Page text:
It's now general knowledge that law school applications are down. Demand has fallen as the expected return on investment has decreased (drastically). How is that demand vacum affecting schools?
As you might expect, admissions numbers are dropping a bit, even at some of the top fifteen schools. Class sizes are shrinking somewhat as well, but not at all schools. And for applicants with good numbers, you may be able to capitalize by applying to the right schools.
The 2016 LSAT, GPA, Class Size Numbers
How are things looking? Once you get past Harvard and Yale, admissions numbers are down across the board, even in the top 15.
As for class sizes, it's a mixed bag. Many have referred to this as the Sophie's Choice of law school admissions: either increase class sizes (and decrease admissions standards) to keep revenues high or slash class sizes and keep high admissions standards (preserving ranking, but slashing revenue).
For example, George Washington University increased its class size 20.85 percent, but lost two points off of its LSAT median. Washington and Lee was the big cutter, shrinking its class by 40.96 percent, but its LSAT numbers remained the same, a rare feat outside of the top two schools.
Overall, for the data available at this point, at the top fifty schools, the class shrinkage was only 0.64 percent, with the LSAT median dropping a little more than a point.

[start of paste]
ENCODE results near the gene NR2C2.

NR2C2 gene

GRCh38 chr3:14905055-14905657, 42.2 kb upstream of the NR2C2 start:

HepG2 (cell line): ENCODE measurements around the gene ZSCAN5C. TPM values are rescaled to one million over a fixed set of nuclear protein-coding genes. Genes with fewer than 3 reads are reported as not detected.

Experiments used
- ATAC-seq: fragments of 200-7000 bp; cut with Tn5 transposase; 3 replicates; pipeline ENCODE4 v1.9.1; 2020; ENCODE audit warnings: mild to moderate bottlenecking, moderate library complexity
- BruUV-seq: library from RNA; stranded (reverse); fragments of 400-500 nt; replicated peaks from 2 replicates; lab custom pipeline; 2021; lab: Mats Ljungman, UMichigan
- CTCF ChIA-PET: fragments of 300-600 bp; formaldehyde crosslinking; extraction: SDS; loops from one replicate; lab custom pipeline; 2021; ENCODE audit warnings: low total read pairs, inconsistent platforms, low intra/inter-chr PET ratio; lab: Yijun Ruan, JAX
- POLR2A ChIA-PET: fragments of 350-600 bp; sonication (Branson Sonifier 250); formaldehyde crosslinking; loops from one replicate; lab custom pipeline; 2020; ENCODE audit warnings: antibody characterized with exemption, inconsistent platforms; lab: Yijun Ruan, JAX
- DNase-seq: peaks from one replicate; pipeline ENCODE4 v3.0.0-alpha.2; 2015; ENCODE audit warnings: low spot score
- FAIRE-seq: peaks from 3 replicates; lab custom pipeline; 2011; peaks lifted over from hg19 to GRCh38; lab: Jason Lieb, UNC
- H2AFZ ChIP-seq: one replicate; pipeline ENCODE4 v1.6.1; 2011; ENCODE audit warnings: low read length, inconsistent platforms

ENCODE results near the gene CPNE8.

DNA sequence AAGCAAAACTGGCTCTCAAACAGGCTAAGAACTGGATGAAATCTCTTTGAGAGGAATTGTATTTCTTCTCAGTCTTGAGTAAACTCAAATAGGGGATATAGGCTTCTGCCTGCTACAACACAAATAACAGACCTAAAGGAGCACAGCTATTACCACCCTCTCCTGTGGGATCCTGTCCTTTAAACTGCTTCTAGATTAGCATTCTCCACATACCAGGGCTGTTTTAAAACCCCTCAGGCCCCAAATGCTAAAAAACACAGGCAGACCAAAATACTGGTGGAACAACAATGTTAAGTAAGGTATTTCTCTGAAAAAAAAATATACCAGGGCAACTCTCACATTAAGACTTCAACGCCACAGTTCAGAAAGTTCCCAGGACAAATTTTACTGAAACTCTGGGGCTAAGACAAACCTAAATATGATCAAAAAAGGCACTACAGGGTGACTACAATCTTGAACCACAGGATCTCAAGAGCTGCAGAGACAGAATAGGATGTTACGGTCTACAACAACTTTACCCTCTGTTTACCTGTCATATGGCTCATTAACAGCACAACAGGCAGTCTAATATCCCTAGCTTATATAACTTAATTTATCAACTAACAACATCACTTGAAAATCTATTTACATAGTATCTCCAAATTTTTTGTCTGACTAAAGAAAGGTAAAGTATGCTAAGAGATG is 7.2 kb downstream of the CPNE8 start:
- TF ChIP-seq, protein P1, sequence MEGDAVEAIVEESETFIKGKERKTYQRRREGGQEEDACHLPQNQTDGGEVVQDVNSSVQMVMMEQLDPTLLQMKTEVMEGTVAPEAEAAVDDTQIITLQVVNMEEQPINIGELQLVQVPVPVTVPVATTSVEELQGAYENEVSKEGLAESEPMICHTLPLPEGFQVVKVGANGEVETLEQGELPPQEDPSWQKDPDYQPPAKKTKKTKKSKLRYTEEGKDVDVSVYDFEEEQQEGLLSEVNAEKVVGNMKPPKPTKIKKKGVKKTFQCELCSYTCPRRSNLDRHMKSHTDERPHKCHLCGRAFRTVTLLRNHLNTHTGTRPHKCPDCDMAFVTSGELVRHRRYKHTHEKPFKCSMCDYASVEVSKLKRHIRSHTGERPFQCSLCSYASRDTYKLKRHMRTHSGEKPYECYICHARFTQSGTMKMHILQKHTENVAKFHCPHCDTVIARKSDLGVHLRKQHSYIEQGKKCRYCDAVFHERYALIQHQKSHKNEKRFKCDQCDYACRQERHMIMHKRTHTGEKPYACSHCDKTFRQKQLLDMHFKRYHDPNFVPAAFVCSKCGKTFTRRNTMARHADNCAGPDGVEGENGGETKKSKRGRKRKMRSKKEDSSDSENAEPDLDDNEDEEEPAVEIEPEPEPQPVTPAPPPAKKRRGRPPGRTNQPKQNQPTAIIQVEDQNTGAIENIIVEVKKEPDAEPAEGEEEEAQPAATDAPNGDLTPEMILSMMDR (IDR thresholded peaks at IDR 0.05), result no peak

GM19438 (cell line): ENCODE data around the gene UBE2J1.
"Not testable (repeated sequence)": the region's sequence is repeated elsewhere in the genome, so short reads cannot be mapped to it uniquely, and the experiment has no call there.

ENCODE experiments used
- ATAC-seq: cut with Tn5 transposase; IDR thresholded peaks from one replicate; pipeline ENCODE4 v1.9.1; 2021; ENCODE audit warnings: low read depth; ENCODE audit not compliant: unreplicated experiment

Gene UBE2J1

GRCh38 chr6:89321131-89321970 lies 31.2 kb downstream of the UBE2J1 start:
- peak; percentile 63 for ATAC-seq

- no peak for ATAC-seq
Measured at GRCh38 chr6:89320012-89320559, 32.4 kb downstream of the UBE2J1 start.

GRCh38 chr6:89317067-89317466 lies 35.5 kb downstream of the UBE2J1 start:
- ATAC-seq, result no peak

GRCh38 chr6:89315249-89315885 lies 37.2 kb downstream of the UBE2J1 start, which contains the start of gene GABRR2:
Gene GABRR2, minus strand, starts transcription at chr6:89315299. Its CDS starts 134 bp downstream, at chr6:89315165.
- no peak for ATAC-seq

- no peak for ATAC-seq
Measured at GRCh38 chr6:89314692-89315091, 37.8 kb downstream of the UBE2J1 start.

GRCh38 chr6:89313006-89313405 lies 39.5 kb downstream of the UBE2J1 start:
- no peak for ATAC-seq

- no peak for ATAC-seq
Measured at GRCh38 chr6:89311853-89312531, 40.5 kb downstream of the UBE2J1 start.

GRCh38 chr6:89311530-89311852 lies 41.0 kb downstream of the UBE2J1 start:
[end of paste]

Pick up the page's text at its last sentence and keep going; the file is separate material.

What Does This Mean for Applicants?
It's good news! And bad news!
With big class size swings, and gradually decreasing admissions standards, predicting admission is more complicated than ever. One might posit that increased class sizes at some schools mean you'll have a better shot at getting in. Or, that the schools with decreasing admissions numbers might be more desperate (and more generous with scholarships).
If you are applying this fall, we'll tell you the same thing we told you last month: apply early, apply often, or if your numbers are bad, don't apply at all. Gather a number of offers and try to negotiate a scholarship -- paying full sticker with today's job market is a fool's errand.
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